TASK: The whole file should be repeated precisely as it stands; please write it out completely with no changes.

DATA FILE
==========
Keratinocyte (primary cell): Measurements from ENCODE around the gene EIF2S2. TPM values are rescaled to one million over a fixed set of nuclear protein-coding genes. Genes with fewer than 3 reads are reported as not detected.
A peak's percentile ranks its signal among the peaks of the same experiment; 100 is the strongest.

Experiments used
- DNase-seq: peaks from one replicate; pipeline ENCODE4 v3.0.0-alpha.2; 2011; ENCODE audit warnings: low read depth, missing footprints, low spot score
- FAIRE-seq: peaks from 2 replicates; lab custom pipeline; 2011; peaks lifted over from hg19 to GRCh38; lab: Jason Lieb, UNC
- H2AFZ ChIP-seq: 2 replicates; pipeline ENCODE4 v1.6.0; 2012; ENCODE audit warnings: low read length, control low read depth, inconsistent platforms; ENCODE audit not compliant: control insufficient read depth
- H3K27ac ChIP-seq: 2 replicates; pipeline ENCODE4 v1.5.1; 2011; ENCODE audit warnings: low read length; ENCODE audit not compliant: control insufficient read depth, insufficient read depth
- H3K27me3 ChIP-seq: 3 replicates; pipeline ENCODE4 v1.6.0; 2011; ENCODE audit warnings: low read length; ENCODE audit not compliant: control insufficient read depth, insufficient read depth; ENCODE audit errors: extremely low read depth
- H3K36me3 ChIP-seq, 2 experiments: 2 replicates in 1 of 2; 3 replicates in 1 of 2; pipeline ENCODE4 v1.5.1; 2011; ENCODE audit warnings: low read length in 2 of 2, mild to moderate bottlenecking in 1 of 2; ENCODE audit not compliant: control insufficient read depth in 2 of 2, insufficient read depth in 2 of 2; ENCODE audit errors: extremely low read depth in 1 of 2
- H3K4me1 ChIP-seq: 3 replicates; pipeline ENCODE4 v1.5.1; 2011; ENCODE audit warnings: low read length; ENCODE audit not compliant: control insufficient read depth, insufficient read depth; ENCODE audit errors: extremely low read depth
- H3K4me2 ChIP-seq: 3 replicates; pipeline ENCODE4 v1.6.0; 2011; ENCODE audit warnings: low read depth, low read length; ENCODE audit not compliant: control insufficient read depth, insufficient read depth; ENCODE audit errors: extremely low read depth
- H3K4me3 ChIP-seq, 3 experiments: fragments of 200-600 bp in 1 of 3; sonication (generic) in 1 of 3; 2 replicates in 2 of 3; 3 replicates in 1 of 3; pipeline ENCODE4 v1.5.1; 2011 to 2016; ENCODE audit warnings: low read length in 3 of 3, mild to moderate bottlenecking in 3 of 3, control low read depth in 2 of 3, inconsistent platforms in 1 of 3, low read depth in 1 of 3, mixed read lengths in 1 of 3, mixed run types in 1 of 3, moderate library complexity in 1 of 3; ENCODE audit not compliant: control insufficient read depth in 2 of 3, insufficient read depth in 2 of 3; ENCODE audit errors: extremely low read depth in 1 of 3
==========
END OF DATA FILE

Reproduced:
Keratinocyte (primary cell): Measurements from ENCODE around the gene EIF2S2. TPM values are rescaled to one million over a fixed set of nuclear protein-coding genes. Genes with fewer than 3 reads are reported as not detected.
A peak's percentile ranks its signal among the peaks of the same experiment; 100 is the strongest.

Experiments used
- DNase-seq: peaks from one replicate; pipeline ENCODE4 v3.0.0-alpha.2; 2011; ENCODE audit warnings: low read depth, missing footprints, low spot score
- FAIRE-seq: peaks from 2 replicates; lab custom pipeline; 2011; peaks lifted over from hg19 to GRCh38; lab: Jason Lieb, UNC
- H2AFZ ChIP-seq: 2 replicates; pipeline ENCODE4 v1.6.0; 2012; ENCODE audit warnings: low read length, control low read depth, inconsistent platforms; ENCODE audit not compliant: control insufficient read depth
- H3K27ac ChIP-seq: 2 replicates; pipeline ENCODE4 v1.5.1; 2011; ENCODE audit warnings: low read length; ENCODE audit not compliant: control insufficient read depth, insufficient read depth
- H3K27me3 ChIP-seq: 3 replicates; pipeline ENCODE4 v1.6.0; 2011; ENCODE audit warnings: low read length; ENCODE audit not compliant: control insufficient read depth, insufficient read depth; ENCODE audit errors: extremely low read depth
- H3K36me3 ChIP-seq, 2 experiments: 2 replicates in 1 of 2; 3 replicates in 1 of 2; pipeline ENCODE4 v1.5.1; 2011; ENCODE audit warnings: low read length in 2 of 2, mild to moderate bottlenecking in 1 of 2; ENCODE audit not compliant: control insufficient read depth in 2 of 2, insufficient read depth in 2 of 2; ENCODE audit errors: extremely low read depth in 1 of 2
- H3K4me1 ChIP-seq: 3 replicates; pipeline ENCODE4 v1.5.1; 2011; ENCODE audit warnings: low read length; ENCODE audit not compliant: control insufficient read depth, insufficient read depth; ENCODE audit errors: extremely low read depth
- H3K4me2 ChIP-seq: 3 replicates; pipeline ENCODE4 v1.6.0; 2011; ENCODE audit warnings: low read depth, low read length; ENCODE audit not compliant: control insufficient read depth, insufficient read depth; ENCODE audit errors: extremely low read depth
- H3K4me3 ChIP-seq, 3 experiments: fragments of 200-600 bp in 1 of 3; sonication (generic) in 1 of 3; 2 replicates in 2 of 3; 3 replicates in 1 of 3; pipeline ENCODE4 v1.5.1; 2011 to 2016; ENCODE audit warnings: low read length in 3 of 3, mild to moderate bottlenecking in 3 of 3, control low read depth in 2 of 3, inconsistent platforms in 1 of 3, low read depth in 1 of 3, mixed read lengths in 1 of 3, mixed run types in 1 of 3, moderate library complexity in 1 of 3; ENCODE audit not compliant: control insufficient read depth in 2 of 3, insufficient read depth in 2 of 3; ENCODE audit errors: extremely low read depth in 1 of 3